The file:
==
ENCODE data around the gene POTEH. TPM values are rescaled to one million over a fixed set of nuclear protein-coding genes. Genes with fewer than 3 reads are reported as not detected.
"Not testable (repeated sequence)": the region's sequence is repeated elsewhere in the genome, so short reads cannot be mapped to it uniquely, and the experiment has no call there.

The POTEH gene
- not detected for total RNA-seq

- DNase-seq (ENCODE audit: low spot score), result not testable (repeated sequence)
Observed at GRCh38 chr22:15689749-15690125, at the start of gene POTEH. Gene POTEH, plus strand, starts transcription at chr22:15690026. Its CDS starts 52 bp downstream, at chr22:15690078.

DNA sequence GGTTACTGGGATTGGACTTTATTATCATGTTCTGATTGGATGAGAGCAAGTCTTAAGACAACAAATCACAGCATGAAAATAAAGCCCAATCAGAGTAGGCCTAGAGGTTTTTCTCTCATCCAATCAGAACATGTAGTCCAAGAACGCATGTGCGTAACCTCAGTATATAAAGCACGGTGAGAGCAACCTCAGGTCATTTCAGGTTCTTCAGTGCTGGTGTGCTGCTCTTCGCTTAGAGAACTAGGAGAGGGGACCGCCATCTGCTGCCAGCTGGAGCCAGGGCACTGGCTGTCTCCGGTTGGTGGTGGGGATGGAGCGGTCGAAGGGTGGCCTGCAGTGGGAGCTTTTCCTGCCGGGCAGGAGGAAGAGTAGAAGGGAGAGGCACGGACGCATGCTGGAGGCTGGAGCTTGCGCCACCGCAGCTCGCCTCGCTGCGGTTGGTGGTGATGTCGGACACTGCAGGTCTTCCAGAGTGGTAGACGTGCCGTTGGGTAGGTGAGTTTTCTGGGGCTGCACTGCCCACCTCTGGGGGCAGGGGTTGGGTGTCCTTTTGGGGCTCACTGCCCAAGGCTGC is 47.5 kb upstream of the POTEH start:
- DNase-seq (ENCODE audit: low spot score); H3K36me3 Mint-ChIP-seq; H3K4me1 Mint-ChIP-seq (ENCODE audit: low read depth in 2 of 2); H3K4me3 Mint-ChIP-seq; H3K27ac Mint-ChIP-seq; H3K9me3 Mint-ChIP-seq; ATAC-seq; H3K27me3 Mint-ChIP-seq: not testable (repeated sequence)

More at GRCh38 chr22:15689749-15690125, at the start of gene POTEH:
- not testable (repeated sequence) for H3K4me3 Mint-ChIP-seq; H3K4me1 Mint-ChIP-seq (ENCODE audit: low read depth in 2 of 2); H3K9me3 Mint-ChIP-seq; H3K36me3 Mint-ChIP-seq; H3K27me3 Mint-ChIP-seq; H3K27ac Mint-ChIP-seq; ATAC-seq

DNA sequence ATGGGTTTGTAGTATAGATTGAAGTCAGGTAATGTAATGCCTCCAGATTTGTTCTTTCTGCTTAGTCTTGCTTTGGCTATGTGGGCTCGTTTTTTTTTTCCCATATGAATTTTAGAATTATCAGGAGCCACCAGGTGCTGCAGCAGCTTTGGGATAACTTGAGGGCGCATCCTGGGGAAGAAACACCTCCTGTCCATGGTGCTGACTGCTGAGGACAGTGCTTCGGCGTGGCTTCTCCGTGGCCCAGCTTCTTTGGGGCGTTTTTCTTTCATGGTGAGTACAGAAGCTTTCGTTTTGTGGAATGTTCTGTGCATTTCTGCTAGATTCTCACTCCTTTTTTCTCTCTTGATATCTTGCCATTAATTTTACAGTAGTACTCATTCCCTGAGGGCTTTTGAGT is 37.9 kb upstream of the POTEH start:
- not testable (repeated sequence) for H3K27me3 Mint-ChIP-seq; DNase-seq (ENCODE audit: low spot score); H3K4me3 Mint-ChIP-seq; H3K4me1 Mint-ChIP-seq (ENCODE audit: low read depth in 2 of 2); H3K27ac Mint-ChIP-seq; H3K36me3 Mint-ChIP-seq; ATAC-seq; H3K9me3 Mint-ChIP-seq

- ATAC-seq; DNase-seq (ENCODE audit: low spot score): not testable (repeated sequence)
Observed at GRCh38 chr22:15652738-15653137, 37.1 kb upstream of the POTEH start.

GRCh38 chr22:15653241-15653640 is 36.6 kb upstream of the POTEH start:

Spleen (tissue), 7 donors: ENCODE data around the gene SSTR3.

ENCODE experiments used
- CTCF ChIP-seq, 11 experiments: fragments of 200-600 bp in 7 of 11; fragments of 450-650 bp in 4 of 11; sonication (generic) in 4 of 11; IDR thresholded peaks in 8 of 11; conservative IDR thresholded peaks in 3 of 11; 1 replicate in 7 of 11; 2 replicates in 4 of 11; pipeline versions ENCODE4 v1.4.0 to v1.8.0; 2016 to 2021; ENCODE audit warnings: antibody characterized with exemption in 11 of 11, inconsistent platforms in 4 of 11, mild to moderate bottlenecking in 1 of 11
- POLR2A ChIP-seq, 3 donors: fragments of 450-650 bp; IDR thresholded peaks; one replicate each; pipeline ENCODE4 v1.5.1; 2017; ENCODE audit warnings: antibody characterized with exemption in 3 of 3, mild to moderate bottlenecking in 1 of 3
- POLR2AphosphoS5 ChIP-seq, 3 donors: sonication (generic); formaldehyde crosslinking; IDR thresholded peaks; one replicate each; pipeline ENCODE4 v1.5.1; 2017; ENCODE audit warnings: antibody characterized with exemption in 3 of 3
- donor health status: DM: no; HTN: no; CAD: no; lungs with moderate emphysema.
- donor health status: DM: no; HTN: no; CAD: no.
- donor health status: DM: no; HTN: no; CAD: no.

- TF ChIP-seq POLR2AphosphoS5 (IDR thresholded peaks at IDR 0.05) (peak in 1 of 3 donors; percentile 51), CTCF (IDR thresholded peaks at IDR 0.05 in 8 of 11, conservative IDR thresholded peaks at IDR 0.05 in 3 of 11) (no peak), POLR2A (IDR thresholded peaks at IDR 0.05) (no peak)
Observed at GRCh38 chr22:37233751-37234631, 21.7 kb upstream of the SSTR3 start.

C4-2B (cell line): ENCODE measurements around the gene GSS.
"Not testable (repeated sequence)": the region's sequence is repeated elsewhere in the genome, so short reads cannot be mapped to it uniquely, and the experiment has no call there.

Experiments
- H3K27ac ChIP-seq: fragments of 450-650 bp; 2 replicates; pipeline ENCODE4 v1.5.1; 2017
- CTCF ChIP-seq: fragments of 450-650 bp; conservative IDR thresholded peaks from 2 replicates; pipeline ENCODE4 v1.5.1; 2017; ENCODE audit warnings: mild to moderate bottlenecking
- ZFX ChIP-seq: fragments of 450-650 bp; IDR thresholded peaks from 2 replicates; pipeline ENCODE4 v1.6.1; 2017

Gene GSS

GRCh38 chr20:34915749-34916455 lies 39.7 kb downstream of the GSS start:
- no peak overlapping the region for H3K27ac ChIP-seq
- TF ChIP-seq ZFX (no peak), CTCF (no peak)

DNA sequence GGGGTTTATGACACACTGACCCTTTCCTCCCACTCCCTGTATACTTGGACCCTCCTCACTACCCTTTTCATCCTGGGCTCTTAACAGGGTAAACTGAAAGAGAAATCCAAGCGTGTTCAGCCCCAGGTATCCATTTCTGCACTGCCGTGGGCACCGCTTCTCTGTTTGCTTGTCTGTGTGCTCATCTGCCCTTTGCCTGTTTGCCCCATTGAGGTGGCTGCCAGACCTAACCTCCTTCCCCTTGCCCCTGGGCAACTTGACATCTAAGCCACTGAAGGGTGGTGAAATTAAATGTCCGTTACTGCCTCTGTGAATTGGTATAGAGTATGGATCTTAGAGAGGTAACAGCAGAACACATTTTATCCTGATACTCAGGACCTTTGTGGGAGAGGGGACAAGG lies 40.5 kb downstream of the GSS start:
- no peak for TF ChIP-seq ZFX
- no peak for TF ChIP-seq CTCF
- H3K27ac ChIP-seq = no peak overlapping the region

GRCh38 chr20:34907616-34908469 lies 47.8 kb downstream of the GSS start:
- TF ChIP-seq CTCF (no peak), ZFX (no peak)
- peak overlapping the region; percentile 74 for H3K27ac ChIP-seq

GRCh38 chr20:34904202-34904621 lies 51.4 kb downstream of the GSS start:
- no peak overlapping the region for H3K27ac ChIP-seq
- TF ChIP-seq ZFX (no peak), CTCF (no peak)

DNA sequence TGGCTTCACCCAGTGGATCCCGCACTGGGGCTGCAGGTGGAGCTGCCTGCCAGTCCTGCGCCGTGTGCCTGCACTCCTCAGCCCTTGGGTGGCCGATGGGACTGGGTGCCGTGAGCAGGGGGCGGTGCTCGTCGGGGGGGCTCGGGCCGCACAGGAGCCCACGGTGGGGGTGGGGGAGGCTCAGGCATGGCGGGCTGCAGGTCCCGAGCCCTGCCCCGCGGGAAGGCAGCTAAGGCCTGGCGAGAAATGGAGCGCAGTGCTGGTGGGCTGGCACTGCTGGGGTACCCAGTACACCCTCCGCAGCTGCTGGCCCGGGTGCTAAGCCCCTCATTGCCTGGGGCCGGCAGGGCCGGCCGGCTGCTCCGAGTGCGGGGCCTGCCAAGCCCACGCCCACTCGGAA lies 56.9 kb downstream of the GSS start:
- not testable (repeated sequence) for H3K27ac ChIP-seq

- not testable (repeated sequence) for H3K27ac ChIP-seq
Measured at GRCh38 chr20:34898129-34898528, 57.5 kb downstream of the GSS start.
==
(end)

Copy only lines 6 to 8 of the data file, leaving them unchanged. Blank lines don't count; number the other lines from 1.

Observed at GRCh38 chr22:15689749-15690125, at the start of gene POTEH. Gene POTEH, plus strand, starts transcription at chr22:15690026. Its CDS starts 52 bp downstream, at chr22:15690078.

DNA sequence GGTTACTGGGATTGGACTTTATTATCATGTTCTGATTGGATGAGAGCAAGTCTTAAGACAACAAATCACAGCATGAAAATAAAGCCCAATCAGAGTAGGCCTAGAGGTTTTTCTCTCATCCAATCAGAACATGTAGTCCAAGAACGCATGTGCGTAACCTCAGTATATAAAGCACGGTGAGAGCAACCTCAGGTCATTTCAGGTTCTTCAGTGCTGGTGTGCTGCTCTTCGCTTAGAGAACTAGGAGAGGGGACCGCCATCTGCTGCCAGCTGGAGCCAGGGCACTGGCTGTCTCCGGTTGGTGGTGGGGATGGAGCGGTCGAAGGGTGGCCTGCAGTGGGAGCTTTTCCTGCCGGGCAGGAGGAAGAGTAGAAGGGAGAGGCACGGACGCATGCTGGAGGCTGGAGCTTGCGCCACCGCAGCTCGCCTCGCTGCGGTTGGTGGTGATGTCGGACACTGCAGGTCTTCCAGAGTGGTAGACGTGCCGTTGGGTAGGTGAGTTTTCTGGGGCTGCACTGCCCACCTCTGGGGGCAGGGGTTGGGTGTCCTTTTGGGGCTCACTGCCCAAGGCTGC is 47.5 kb upstream of the POTEH start:
- DNase-seq (ENCODE audit: low spot score); H3K36me3 Mint-ChIP-seq; H3K4me1 Mint-ChIP-seq (ENCODE audit: low read depth in 2 of 2); H3K4me3 Mint-ChIP-seq; H3K27ac Mint-ChIP-seq; H3K9me3 Mint-ChIP-seq; ATAC-seq; H3K27me3 Mint-ChIP-seq: not testable (repeated sequence)